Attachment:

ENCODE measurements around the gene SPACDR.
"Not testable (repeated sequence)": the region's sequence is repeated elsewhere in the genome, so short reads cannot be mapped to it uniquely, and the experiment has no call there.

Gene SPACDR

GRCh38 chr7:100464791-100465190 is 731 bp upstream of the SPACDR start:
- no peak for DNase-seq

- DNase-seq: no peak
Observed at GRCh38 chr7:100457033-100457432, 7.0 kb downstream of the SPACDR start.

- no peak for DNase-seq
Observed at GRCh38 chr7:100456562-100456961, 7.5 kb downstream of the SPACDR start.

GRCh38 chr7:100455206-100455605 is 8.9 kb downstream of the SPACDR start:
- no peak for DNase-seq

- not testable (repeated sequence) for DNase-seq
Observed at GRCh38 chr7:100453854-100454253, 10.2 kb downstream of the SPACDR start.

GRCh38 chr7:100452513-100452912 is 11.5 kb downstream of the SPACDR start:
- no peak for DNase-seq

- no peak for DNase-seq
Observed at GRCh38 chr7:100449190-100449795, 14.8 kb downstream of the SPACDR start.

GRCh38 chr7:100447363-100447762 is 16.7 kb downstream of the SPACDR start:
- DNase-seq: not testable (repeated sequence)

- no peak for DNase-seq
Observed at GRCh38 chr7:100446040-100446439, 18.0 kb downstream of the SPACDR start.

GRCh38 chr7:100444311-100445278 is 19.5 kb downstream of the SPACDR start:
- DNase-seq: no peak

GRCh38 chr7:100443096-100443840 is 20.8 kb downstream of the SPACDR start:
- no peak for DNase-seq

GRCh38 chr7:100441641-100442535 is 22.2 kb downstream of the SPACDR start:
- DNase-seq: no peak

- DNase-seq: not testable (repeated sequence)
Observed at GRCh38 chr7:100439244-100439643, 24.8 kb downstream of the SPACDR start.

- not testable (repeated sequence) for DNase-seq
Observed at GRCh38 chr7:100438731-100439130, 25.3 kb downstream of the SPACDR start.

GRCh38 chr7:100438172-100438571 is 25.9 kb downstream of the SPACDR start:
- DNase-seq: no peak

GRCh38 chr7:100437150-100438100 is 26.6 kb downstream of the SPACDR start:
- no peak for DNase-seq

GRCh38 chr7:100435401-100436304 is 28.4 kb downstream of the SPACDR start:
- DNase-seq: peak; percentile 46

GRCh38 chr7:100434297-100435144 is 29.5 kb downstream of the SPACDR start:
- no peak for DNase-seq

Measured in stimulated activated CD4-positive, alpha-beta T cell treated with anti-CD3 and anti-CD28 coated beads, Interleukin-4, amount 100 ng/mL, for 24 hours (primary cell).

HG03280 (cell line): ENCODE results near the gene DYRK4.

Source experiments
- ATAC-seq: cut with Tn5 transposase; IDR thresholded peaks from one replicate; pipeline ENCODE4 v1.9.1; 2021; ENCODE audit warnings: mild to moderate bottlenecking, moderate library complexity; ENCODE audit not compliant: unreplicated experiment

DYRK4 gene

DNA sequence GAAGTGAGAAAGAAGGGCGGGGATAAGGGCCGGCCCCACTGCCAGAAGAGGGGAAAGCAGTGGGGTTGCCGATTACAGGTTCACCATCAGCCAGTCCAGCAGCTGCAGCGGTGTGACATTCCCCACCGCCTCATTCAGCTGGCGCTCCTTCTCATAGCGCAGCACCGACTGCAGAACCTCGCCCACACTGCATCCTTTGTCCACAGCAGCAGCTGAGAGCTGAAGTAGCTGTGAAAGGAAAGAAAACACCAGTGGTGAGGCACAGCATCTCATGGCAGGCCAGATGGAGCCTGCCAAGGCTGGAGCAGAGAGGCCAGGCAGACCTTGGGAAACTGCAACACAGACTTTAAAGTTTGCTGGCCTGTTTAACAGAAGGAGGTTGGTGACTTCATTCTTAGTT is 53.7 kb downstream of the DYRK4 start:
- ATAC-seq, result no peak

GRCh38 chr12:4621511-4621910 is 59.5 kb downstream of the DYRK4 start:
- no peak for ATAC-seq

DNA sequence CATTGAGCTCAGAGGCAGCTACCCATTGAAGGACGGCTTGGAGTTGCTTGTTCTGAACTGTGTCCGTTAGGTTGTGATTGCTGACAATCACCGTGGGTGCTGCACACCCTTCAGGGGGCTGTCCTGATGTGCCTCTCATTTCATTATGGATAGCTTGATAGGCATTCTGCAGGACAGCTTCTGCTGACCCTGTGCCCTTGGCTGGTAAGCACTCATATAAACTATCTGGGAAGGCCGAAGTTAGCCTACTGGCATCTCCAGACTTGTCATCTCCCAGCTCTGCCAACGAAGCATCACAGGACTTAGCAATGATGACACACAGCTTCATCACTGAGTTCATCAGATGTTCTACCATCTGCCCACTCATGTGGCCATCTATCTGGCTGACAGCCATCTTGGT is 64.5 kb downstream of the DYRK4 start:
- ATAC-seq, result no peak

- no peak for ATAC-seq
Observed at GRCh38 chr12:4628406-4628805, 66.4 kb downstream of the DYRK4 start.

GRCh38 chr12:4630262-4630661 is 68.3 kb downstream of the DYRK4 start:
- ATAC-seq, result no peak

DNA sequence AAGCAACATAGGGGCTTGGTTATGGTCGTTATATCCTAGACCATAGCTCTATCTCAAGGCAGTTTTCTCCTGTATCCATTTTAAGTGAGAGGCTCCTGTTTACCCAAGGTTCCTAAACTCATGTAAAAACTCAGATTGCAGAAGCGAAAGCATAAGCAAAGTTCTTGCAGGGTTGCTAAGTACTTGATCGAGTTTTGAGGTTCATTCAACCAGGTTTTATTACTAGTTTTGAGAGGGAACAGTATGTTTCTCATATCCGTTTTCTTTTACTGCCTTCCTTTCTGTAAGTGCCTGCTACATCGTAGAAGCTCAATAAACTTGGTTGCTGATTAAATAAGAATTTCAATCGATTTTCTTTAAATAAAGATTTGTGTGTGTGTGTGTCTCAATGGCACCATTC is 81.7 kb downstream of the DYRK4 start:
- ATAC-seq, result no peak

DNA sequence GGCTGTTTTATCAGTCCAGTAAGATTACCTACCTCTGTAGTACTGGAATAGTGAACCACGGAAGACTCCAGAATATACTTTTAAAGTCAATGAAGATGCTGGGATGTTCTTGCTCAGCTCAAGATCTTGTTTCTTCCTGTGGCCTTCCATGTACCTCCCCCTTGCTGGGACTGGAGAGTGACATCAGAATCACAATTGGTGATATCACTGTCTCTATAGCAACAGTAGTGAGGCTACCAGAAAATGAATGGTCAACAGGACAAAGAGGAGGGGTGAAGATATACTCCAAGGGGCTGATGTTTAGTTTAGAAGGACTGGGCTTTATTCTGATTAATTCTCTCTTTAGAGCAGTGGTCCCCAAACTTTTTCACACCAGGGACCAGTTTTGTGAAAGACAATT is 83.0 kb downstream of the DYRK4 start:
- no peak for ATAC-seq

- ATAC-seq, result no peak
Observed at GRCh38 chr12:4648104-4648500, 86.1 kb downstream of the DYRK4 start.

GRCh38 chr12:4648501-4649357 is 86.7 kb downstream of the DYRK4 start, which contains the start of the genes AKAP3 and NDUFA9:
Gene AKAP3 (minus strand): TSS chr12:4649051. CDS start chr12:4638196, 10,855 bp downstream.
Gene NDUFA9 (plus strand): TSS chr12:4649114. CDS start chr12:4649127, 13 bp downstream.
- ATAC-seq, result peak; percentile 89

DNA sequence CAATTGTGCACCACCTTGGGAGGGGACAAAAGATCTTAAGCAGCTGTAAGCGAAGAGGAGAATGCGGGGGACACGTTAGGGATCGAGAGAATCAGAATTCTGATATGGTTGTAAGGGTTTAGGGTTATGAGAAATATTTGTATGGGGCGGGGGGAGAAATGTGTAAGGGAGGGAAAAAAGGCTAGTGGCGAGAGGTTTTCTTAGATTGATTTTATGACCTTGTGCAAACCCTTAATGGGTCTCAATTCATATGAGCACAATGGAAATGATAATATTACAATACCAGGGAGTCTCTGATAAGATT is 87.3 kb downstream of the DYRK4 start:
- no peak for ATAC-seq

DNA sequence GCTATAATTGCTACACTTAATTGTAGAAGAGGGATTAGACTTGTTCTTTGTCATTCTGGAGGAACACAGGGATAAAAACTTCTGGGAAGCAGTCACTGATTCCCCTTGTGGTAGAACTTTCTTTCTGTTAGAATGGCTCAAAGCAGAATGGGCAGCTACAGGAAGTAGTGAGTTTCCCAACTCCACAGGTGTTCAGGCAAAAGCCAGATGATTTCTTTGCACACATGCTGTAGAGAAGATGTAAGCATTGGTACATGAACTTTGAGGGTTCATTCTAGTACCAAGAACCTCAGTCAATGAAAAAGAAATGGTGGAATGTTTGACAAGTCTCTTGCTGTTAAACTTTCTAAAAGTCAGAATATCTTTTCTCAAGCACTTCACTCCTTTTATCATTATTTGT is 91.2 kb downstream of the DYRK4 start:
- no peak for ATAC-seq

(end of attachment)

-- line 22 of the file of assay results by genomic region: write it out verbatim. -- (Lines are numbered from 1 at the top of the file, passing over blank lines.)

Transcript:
GRCh38 chr7:100444311-100445278 is 19.5 kb downstream of the SPACDR start: